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Kids and Sleep: What Parents Need to Know

Is your child cranky? Exhausted? Falling asleep in class? Here's Help!

America's elementary schools are full of students too tired to learn because of lost sleep according to a study from Ball State University in Muncie, Indiana. In fact, many kids are experiencing "jet lag" symptoms, says Denise Amschler, professor of physiology and health science at Ball State.

"The study found that the majority of youngsters regularly experience sleep loss and feel sleepy during the day at least two to four times weekly. Nearly half admitted to having trouble waking up in the morning on school days," says Amschler. "Elementary-school-aged children require an average of 10 to 11 hours of sleep each night, and most aren't getting it."


The National Sleep Foundation (NSF) agrees with Amschler's recommendation and says that about 69 percent of children ages 10 and under regularly experience some type of sleep problem. The most common:

°        Insomnia. It involves difficulty falling asleep, difficulty remaining asleep, and/or early morning awakenings. Insomnia can be short-term due to stress, pain, or a medical or psychiatric condition. Treating underlying conditions, developing good sleep practices, and maintaining a consistent sleep schedule can help.

°        Sleepwalking. This usually occurs an hour or two after sleep onset and may last from 5 to 20 minutes. As sleep deprivation often contributes to sleepwalking, moving bedtime earlier can help.

°        Sleep terrors. These occur early in the night and can be frightening to parents. A child may scream out and appear distressed, although he is not awake or aware during a sleep terror. Not getting enough sleep, having an irregular sleep schedule, stress, or sleeping in a new environment may make sleep terrors more likely. Increasing sleep time may help.

°        Snoring. It occurs when there is a partial blockage in the airway that causes a noise due to a vibration of the back of the throat. Snoring can be caused by nasal congestion or enlarged adenoids or tonsils that block the airway. Some children who snore may have sleep apnea (see below).

°        Nightmares. These frightening dreams awaken a child. They usually occur in the later part of the night and can result from a scary event, stress, or change in a child's routine. Using a nightlight or a security object often helps.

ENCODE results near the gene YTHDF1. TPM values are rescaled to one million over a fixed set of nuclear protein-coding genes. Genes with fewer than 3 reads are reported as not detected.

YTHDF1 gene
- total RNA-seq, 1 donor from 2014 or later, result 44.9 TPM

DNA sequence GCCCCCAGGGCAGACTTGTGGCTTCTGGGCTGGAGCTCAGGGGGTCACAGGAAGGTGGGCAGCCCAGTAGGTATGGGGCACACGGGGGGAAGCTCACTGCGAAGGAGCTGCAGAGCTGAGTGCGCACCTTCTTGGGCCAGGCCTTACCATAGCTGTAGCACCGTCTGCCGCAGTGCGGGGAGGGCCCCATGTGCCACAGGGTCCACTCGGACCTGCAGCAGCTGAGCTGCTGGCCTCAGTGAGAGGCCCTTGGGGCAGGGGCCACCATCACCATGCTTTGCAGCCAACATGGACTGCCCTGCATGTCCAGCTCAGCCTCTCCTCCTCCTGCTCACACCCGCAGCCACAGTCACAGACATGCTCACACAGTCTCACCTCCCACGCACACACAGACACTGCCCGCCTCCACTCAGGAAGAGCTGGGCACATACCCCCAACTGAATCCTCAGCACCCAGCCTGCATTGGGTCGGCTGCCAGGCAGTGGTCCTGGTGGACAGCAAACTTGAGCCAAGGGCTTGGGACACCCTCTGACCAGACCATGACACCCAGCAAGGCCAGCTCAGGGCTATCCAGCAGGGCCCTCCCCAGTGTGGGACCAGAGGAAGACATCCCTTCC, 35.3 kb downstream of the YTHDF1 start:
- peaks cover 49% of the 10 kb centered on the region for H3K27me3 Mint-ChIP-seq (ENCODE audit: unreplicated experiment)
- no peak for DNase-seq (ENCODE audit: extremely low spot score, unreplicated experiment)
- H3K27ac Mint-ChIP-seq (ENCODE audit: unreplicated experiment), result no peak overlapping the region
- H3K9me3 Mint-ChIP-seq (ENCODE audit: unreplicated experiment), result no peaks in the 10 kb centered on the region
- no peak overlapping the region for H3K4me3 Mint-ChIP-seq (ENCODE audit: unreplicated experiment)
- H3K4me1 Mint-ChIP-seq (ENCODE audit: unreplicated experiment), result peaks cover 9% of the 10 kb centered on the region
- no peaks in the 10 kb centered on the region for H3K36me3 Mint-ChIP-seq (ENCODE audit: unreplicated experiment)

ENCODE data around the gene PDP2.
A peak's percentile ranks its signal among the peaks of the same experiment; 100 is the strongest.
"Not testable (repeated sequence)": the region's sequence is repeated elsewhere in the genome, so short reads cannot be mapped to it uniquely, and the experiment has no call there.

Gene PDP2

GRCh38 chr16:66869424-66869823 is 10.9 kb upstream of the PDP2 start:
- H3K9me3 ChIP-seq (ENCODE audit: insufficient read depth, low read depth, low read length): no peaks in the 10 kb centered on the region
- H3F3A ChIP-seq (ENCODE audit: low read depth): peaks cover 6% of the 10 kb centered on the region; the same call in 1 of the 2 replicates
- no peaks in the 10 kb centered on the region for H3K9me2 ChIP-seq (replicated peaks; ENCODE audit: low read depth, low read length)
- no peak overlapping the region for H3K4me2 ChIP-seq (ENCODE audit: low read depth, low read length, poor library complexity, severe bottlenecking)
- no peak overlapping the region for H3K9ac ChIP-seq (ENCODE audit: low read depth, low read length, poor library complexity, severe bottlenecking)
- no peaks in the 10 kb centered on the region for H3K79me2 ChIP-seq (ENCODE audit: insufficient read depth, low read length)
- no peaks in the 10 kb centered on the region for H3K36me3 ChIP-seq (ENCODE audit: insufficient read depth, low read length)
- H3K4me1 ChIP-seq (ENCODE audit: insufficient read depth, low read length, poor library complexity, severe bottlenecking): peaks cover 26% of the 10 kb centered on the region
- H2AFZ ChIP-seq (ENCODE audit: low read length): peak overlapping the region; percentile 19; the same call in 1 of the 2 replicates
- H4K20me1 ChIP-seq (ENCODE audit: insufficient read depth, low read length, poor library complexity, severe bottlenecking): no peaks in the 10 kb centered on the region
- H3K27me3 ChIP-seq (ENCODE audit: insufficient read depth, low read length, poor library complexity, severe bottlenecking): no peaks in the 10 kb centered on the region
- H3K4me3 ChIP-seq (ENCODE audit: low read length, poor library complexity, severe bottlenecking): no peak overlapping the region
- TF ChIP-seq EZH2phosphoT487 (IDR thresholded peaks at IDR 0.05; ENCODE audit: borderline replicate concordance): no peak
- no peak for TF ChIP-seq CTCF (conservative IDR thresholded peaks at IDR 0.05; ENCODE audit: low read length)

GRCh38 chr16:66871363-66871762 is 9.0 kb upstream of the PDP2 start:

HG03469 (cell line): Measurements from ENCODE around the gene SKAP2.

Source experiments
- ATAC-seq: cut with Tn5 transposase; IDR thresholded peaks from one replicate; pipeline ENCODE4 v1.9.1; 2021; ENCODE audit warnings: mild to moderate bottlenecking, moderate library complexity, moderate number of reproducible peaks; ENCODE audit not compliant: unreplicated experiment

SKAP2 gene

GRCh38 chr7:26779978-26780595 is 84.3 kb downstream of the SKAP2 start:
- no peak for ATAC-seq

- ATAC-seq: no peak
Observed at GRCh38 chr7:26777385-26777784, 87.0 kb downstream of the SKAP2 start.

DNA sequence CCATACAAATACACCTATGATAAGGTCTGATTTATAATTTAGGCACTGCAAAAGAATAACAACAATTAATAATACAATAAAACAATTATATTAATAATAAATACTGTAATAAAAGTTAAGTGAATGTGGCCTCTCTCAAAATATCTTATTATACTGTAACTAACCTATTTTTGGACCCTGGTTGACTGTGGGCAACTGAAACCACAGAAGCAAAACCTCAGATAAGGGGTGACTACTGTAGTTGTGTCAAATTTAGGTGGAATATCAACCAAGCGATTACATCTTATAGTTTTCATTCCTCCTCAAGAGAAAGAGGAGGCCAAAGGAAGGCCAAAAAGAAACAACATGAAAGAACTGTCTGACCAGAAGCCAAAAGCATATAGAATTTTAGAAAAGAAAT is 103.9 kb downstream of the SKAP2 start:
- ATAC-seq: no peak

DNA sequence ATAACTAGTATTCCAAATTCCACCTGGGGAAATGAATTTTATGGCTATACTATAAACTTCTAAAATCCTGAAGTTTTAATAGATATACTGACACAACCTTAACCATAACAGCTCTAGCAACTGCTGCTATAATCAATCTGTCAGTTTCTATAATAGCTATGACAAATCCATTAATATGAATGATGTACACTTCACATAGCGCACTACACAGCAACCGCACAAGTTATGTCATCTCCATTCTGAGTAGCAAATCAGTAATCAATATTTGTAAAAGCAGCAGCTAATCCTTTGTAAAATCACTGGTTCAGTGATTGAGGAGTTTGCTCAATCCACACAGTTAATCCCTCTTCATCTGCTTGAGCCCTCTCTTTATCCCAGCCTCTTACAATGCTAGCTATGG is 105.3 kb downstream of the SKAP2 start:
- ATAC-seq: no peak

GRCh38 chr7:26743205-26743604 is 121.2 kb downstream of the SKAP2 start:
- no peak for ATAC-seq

°        Restless legs syndrome. RLS is a movement disorder that includes uncomfortable and unpleasant feelings — often described as crawly or tingly — in the legs causing an overwhelming urge to move. These feelings make it difficult to fall asleep. RLS can be treated with changes in bedtime routines and with medications. Talk with your child's doctor if you suspect RLS.


Sleep apnea is marked by loud snoring and disturbed sleep caused by interrupted breathing patterns. In children, the leading cause is enlarged tonsils and adenoids, and the first line of treatment is surgical removal. If untreated, experts say, sleep apnea may contribute to serious health problems in later life including hypertension, cardiovascular disease, and diabetes.

Wearing a special mask to bed helps kids with sleep apnea breathe and sleep better according to a study at Johns Hopkins Children's Center in Baltimore, Maryland. The breathing mask, which delivers a gentle, steady flow of air called positive airway pressure (PAP) therapy, significantly improves breathing and blood-oxygen levels when worn regularly, researchers reported in the journal Pediatrics. Parents also reported that their children had improved daytime alertness after PAP therapy.

Many of the children used the mask sporadically, which reduced the effectiveness of the treatment according to the researchers. They stress the importance of parents monitoring mask usage, so that kids can receive the maximum benefit from PAP therapy.


Watching TV for more than two hours per day can lead to sleep problems in kids, according to a study associated with the Healthy Steps for Young Children program.

Forty-one percent of the children studied had a television in their bedroom, and this was associated with sleep problems, researchers say. In particular, watching TV close to bedtime has been linked to bedtime resistance, difficulty falling asleep, anxiety concerning sleep, and sleeping fewer hours, according to the NSF.


Have grade-school kids ever been busier than they are these days? There's an increasing demand on their time from homework, sports, and other extracurricular and social activities. In addition to the lure of TV, many kids at this age become interested in texting friends and surfing the web. Some also increase their caffeine consumption. All of this can lead to sleep problems, says the NSF.

To help kids get the sleep they need:

°        Teach them about healthy sleep habits.

°        Emphasize the need for a regular and consistent sleep schedule and bedtime routine.

°        Make your child's bedroom conducive to sleep – dark, cool, and quiet. Keep TV and computers out of the bedroom.

°        Make sure your child avoids caffeine, and discuss the fact that it's not just coffee that contains caffeine. Consuming chocolate, tea, energy drinks and some soft drinks, can lead to overly caffeinated kids at bedtime.


The NSF suggests talking with your doctor if your child has any of the following sleep problems:


°        Problems breathing or noisy breathing.

°        Snoring, especially if it is loud.

°        Unusual nighttime awakenings.

° Difficulty falling asleep and maintaining sleep, especially if you see daytime sleepiness and/or behavioral problems.

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